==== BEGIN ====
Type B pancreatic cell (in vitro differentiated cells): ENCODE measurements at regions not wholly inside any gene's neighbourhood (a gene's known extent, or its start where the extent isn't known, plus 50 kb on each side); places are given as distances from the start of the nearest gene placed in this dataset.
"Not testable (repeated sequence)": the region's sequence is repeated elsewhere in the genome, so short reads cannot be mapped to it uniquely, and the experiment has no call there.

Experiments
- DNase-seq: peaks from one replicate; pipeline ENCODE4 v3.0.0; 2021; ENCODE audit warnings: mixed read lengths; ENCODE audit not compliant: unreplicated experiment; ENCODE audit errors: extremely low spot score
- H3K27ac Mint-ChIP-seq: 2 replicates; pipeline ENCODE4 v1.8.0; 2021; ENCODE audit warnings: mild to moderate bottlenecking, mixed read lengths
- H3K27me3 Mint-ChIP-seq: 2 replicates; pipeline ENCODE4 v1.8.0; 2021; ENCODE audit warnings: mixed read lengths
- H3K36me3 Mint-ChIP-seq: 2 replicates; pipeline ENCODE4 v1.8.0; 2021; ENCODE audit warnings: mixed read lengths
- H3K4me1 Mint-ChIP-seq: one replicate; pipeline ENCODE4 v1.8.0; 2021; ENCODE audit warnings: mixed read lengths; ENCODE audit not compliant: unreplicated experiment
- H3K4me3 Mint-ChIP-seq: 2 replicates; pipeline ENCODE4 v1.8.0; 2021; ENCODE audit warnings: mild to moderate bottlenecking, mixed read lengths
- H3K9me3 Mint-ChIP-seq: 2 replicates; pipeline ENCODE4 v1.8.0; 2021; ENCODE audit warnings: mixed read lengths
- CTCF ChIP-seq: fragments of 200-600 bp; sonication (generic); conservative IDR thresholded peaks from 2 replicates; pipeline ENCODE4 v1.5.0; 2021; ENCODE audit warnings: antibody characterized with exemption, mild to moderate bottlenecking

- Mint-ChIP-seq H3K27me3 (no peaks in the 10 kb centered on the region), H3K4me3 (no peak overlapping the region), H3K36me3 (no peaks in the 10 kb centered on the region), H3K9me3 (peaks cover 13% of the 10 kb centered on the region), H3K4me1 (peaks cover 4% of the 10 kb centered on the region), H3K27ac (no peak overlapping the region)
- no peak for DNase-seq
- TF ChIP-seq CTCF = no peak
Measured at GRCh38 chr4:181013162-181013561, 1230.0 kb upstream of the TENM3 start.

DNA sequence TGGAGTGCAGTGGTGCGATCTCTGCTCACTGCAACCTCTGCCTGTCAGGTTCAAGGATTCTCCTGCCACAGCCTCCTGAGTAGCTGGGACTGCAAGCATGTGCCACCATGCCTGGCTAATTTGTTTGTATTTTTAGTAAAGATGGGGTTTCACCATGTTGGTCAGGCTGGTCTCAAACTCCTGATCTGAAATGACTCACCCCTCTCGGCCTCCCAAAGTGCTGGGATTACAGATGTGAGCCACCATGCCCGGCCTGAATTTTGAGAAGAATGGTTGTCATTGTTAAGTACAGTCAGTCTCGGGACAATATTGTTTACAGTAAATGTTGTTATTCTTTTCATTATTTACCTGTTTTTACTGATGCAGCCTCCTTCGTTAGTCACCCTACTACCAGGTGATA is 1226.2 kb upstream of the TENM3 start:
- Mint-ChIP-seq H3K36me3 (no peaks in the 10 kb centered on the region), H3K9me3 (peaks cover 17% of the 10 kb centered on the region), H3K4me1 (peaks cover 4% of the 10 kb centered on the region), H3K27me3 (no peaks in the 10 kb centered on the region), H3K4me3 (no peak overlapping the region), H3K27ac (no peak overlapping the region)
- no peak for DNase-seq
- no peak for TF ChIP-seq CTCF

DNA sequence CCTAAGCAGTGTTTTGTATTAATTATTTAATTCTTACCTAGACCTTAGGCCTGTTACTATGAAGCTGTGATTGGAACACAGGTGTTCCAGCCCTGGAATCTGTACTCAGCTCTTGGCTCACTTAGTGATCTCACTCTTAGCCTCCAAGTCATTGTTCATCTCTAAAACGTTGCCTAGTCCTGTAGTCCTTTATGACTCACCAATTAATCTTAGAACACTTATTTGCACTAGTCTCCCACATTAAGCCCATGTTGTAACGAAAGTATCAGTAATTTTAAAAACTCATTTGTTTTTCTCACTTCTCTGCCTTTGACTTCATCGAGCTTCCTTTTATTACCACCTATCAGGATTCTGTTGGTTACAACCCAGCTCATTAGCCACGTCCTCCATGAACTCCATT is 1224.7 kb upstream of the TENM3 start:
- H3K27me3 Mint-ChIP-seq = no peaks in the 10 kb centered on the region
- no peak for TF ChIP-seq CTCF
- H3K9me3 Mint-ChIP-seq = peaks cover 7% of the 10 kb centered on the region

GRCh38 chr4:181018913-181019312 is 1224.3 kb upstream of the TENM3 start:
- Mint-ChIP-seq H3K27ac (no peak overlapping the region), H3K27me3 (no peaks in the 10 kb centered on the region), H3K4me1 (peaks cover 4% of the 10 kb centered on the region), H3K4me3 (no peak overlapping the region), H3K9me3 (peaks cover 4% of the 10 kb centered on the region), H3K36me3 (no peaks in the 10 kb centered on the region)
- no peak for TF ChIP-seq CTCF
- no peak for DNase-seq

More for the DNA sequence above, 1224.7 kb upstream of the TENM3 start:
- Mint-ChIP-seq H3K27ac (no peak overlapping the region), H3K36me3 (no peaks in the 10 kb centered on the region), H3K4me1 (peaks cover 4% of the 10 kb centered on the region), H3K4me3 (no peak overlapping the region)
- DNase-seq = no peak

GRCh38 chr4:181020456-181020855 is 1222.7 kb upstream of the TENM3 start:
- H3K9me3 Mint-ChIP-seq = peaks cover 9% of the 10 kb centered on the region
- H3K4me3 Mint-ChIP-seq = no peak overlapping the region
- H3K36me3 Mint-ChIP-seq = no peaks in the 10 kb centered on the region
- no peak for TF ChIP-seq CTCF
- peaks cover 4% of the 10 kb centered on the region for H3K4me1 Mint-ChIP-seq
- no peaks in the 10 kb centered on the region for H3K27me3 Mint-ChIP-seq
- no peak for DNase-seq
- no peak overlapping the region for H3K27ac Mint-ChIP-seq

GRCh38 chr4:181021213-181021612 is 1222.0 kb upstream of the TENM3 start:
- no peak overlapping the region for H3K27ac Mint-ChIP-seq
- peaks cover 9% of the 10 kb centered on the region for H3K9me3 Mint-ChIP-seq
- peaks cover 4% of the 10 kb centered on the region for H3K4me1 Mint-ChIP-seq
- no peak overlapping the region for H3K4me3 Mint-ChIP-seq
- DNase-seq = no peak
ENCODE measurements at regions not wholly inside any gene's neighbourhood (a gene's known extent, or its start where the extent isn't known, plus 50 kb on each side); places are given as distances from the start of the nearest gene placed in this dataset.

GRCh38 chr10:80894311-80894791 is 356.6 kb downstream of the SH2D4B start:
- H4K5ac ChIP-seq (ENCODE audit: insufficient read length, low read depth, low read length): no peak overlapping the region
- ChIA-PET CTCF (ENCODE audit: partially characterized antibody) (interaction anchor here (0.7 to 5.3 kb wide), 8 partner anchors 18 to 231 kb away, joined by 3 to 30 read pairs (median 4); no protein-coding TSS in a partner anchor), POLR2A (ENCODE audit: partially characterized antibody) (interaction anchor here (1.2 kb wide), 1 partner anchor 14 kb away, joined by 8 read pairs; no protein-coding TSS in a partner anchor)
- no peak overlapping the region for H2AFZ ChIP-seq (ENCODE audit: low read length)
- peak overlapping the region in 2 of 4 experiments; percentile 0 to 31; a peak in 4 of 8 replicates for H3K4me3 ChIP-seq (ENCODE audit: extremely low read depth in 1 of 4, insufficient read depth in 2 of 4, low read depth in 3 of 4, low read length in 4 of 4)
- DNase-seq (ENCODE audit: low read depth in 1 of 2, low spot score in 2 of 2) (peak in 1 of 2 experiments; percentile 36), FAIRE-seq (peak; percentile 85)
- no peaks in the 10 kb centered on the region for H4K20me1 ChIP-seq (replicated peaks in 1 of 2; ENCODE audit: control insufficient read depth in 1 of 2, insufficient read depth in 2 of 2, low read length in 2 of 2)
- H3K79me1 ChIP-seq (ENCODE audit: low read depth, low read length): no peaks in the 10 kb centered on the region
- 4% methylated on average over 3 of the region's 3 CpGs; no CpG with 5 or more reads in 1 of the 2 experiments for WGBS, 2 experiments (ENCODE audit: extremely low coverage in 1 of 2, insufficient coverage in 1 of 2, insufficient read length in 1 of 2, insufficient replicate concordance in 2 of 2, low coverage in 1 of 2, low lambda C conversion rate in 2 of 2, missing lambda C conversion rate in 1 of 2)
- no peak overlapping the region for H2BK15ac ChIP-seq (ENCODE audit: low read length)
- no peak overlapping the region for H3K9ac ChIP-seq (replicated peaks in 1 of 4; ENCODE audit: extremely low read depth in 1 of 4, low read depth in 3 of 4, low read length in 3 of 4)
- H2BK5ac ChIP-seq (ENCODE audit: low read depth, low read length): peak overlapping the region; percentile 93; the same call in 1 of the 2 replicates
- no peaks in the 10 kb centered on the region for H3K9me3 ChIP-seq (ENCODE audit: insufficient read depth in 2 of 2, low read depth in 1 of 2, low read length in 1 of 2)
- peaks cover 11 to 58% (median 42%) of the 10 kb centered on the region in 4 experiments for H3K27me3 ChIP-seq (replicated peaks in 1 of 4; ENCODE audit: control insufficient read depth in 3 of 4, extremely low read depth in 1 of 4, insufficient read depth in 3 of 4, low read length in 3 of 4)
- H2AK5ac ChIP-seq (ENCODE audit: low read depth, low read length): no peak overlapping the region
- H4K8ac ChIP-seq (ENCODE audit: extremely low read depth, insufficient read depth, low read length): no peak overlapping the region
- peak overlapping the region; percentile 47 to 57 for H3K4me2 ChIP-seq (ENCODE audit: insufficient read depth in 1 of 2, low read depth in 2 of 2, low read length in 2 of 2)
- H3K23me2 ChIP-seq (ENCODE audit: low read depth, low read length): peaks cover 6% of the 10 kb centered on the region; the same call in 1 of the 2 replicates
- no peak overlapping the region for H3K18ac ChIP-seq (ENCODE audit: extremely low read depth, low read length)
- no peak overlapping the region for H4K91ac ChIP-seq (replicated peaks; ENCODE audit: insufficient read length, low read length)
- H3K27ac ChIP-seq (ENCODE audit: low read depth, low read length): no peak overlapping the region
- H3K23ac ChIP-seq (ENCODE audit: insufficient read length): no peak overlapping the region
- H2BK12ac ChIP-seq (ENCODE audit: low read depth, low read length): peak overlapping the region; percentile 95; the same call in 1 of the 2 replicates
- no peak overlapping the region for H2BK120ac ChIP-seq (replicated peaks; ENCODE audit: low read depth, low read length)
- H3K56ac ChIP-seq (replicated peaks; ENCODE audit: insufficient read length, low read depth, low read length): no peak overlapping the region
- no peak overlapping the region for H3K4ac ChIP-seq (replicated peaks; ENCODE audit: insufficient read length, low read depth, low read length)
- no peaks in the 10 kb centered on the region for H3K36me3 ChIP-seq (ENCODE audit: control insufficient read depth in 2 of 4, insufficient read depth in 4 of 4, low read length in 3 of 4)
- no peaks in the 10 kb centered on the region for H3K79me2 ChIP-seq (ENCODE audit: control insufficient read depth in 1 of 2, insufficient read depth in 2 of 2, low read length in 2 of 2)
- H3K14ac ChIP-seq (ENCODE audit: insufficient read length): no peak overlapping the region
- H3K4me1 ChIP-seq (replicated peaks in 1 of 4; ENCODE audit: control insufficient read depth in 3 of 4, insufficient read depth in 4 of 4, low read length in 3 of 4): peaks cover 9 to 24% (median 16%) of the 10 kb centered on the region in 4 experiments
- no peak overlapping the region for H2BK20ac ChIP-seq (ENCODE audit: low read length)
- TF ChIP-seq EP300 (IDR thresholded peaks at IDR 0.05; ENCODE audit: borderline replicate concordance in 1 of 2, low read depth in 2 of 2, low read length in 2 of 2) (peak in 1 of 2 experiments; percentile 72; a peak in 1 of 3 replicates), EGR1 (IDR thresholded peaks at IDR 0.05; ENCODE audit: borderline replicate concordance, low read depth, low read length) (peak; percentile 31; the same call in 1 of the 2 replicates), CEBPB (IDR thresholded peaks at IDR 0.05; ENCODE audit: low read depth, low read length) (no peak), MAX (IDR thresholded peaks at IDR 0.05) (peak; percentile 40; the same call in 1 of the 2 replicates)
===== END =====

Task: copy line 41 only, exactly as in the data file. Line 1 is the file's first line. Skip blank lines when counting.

- no peak overlapping the region for H3K27ac Mint-ChIP-seq